Yet another blog about WPF, Surface, SL, MVVM, NUI....





Tag - performance

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What ? Dynamic resources creates Memory leaks in WPF 3.5 (SP1) ???

27 March 2011

Everyone is told to not use DynamicResource during its childhood in WPF-(wonder)land. They are simply evil and they kill the app performance. Sometimes, we fall in the dark side of the force and use them effectively to be sure that the application will follow the trend and suits itself well. This is not as bad as it seems and it is in fact sometimes necessary and wanted.

 But today, while I was trying to improve the performance and the memory usage of a WPF application I work on, I discovered that they were also creating memory leaks! I felt betrayed. I was using them and they put a knife in my back while I trusted them to be useful. 

In this post we will see how it can happens, and how to solve this (little) issue.

Continue reading...


[Performance tips] Use the system shadows instead of your own

27 April 2010

Today a fast and easy tip about shadows and performance.

In a project I have recently made, we've told the designer not to use BitmapEffects because they are performance killer. He so decided to create it's own shadows by duplicating each shape and make them looks like shadows(designer magic, voodoo things, etc...). I was then surprised to see that it kills performance too !

There is still the shaders effect which came with the 3.5 SP1 framework but they will be available only on vista or greater plateforms and their performance will depend of your graphic cards.

But we have an another ace in you deck : the system shadow which are quite fast even on software rendering!

Using it is quite easy :

  1. Add the PresentationFramework.Aero reference to your project,
  2. Add the following XML namespace : ”clr-namespace:Microsoft.Windows.Themes;assembly=PresentationFramework.Aero”,
  3. Use the SystemDropShadowChrome element available with this namespace !

But there is a drawback : you can only produce squared shadows. But you can still play with the CornerRadius property to create simily round shadows.

Here is a little example of XAML code:

  <shadows:SystemDropShadowChrome Margin="25">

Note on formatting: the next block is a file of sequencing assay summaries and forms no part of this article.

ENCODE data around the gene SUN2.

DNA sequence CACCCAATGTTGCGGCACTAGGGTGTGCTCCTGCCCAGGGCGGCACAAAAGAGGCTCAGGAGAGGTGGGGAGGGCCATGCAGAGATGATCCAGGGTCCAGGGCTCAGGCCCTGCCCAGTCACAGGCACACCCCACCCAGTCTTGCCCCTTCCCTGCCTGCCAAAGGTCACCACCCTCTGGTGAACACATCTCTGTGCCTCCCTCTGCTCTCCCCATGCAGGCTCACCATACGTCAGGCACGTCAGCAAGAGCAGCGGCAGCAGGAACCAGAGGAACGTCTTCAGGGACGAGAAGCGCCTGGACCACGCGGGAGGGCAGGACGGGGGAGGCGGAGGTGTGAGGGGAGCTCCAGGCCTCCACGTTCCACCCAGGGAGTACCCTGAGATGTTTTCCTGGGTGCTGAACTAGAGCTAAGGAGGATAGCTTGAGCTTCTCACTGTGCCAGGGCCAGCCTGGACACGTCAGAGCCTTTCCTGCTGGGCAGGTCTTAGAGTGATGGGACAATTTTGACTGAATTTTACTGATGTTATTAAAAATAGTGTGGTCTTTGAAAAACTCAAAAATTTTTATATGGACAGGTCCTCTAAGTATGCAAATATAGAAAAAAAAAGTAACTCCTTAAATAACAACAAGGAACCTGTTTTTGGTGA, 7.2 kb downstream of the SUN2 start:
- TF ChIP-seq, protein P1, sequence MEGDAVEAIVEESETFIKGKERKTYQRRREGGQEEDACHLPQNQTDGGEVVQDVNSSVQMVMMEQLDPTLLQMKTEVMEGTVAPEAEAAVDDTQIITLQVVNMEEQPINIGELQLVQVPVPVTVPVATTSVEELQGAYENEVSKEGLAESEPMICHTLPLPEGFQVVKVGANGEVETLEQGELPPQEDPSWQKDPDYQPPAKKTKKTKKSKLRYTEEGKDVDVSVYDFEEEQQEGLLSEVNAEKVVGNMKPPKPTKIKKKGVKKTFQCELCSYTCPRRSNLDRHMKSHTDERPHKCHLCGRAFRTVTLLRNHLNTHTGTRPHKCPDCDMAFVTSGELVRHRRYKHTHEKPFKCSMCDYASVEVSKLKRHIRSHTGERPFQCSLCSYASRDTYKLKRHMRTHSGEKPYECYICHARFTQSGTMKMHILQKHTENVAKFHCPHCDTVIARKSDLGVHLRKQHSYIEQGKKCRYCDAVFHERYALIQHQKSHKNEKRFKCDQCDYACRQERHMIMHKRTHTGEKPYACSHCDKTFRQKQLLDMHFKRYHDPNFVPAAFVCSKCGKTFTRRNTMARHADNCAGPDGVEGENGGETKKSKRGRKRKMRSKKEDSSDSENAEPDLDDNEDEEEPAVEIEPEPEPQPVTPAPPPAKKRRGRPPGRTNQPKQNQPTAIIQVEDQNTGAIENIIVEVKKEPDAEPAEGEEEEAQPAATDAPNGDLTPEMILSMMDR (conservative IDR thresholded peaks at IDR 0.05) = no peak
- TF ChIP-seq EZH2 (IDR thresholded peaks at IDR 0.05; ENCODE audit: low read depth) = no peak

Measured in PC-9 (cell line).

<ListBoxItem Content="One item" />
      <ListBoxItem Content="Another item" />
      <ListBoxItem Content="Another third item" />
  </shadows:SystemDropShadowChrome >
  <shadows:SystemDropShadowChrome Margin="25" CornerRadius="800" Width="100" Height="100">
    <Ellipse Stroke="Black" Fill="White" />

Shadows screenshot

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Freeze brushes directly in the XAML to improve your application's performances

12 April 2010

When you read the MSDN guidelines to improve WPF's performances you can find that it's a good idea to freeze Freezable objects.

It's a quite easy thing to do via the code but it's quite harder to do it directly in the XAML. In this post we will see how to do so.

What are freezable objects

One upon a time, the MSDN said :

A Freezable is a special type of object that has two states: unfrozen and frozen. When unfrozen, a Freezable appears to behave like any other object. When frozen, a Freezable can no longer be modified.

A Freezable provides a Changed event to notify observers of any modifications to the object. Freezing a Freezable can improve its performance, because it no longer needs to spend resources on change notifications. A frozen Freezable can also be shared across threads, while an unfrozen Freezable cannot.

With this definition in mind, you surely had guess that it's a good thing to freeze them because and you surely want to do it... But how to do ?

Freeze freezable objects via the code

It's quite easy to do it in the code. The only thing do check is the property CanFreeze which tells you if you can or not freeze the Freezable object. You will then use this code :

if (myBrush.CanFreeze)
    // Makes the brush unmodifiable.

Freeze them (with ice) in XAML

The tips is to know the good XML Namespace

The use in the XAML is then quite easy :

<LinearGradientBrush ice:Freeze="True" 

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